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Uniform continuity and bounded

  1. Nov 8, 2005 #1
    Prove that if f is uniformly continuous on a bounded set S then f is bounded on S.

    Our book says uniform continuity on an interval implies regular continuity on the interval, and in the previous chapter we proved that if a function is continuous on some closed interval then it is bounded. Is that how I should prove this, or am I missing something? It seems to easy this way and that usually means I am overlooking something.

  2. jcsd
  3. Nov 8, 2005 #2
    You're overlooking the fact that not all bounded sets are intervals.

    A possible way to prove the result, is to use that a uniformly continuous function maps Cauchy sequences to Cauchy sequences. If you assume that f is unbounded on S, this will lead to a contradiction.
  4. Nov 8, 2005 #3
    I was just getting ready to say just because S is bounded doesnt mean S is closed and I need S to be closed to go the easy way. I supposed f is uniformly continuous and unbounded then I said since S is bounded then there is a convergent sequence {Xn} in S by bolzano and since {Xn} converges then {Xn} is cauchy. Since f is uniformly continuous on S then f(Xn) is cauchy so f is bounded, contradiction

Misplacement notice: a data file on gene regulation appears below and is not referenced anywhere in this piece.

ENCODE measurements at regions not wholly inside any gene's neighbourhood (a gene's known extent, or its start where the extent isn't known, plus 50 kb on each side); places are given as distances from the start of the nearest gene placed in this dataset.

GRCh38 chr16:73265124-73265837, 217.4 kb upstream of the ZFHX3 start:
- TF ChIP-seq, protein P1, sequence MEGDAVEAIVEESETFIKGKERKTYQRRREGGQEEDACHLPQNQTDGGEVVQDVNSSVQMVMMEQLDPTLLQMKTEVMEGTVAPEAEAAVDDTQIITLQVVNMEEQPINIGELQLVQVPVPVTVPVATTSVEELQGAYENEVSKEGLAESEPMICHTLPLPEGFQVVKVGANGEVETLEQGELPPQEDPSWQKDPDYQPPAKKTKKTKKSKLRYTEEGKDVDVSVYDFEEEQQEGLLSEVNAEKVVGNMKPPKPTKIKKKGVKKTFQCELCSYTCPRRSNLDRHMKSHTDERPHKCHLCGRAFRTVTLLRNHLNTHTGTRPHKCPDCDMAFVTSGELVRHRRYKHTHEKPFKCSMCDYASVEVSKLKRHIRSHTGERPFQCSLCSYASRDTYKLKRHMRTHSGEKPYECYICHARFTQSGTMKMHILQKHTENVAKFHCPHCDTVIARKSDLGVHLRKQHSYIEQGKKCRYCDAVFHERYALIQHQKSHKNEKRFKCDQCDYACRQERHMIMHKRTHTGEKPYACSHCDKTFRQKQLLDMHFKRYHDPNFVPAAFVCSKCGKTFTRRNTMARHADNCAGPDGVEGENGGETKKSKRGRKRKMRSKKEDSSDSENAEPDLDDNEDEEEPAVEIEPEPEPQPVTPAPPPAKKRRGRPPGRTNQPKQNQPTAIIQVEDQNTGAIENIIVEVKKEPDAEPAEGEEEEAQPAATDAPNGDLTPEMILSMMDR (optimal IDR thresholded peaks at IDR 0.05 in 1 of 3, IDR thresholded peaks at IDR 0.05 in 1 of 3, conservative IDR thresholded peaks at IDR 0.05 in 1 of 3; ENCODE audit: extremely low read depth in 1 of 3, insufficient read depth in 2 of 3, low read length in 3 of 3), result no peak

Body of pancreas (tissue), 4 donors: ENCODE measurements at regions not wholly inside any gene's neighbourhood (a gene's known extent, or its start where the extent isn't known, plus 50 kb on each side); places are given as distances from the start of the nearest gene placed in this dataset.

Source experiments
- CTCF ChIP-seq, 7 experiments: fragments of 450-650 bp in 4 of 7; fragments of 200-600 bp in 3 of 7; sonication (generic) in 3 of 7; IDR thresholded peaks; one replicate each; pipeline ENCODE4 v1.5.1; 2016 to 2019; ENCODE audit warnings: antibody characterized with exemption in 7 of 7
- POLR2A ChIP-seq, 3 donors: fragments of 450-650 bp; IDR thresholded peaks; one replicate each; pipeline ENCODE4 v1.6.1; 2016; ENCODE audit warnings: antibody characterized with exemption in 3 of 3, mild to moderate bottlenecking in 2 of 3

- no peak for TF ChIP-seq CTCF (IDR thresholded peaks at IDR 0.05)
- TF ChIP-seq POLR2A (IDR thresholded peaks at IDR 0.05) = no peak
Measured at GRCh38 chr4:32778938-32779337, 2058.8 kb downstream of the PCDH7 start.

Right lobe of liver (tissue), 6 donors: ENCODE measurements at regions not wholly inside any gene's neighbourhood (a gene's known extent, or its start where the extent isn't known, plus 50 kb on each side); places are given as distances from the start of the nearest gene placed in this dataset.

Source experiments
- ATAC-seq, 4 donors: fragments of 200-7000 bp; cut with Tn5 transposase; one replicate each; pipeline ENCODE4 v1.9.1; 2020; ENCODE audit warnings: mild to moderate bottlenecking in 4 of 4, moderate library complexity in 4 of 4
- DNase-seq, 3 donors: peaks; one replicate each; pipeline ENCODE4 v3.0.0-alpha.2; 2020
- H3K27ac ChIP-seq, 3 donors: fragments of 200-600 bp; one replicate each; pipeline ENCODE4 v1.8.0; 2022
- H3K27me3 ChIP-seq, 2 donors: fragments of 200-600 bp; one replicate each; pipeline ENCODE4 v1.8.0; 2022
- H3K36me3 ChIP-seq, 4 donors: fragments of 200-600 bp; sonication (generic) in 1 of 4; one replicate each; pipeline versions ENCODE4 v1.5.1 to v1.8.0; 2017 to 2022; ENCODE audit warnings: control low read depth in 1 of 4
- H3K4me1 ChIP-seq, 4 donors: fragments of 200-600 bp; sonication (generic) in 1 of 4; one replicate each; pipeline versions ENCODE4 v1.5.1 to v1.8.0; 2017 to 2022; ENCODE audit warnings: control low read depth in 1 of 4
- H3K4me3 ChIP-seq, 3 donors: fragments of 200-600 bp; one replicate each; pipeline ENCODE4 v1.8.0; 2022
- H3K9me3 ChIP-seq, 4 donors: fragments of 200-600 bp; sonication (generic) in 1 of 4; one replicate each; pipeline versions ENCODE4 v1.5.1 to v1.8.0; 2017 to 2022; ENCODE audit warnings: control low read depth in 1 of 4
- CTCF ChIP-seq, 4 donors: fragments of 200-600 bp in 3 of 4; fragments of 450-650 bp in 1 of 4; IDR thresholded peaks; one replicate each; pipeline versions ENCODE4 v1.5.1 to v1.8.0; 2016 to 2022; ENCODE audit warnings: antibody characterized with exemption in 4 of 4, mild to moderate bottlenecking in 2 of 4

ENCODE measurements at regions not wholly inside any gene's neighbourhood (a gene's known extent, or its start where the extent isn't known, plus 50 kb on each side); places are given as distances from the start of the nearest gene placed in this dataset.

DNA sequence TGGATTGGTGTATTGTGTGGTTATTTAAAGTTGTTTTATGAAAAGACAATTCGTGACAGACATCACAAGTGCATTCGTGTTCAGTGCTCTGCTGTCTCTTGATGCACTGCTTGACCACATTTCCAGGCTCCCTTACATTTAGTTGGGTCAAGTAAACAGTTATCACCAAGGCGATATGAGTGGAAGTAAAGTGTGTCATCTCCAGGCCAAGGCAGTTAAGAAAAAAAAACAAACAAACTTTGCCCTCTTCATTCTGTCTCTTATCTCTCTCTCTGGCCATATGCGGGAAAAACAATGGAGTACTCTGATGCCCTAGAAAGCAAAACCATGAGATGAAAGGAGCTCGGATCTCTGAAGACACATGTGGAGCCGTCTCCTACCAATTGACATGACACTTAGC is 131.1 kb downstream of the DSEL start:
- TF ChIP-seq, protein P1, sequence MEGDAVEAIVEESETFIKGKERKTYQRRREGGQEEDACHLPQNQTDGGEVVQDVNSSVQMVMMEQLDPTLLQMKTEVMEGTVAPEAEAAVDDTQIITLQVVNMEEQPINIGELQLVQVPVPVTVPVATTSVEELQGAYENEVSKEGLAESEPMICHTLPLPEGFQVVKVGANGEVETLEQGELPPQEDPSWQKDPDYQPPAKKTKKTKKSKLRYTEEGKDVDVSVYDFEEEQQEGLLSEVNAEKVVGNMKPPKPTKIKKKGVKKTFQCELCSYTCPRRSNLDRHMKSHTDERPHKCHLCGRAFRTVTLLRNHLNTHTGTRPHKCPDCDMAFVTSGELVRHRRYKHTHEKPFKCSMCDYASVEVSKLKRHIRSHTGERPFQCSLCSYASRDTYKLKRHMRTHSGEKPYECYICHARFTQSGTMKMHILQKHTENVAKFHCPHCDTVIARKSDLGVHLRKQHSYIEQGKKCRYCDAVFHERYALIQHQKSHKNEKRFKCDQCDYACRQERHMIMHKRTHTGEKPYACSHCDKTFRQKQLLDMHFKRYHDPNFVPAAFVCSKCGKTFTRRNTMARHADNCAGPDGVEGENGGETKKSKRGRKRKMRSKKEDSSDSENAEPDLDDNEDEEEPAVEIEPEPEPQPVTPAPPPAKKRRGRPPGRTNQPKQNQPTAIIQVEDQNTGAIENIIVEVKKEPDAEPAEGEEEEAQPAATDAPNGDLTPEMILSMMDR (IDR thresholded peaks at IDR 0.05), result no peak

5. Nov 8, 2005 #4
    That's not correct, but on the right path. You don't actually have a contradiction (unbounded sets can (and always do!) contain Cauchy sequences). You need to place more requirements on x_n.
  6. Nov 8, 2005 #5
    what kind of requirements do I need? Do I need to say something about Xn converging to an element in S? Do I need to use subsequences?
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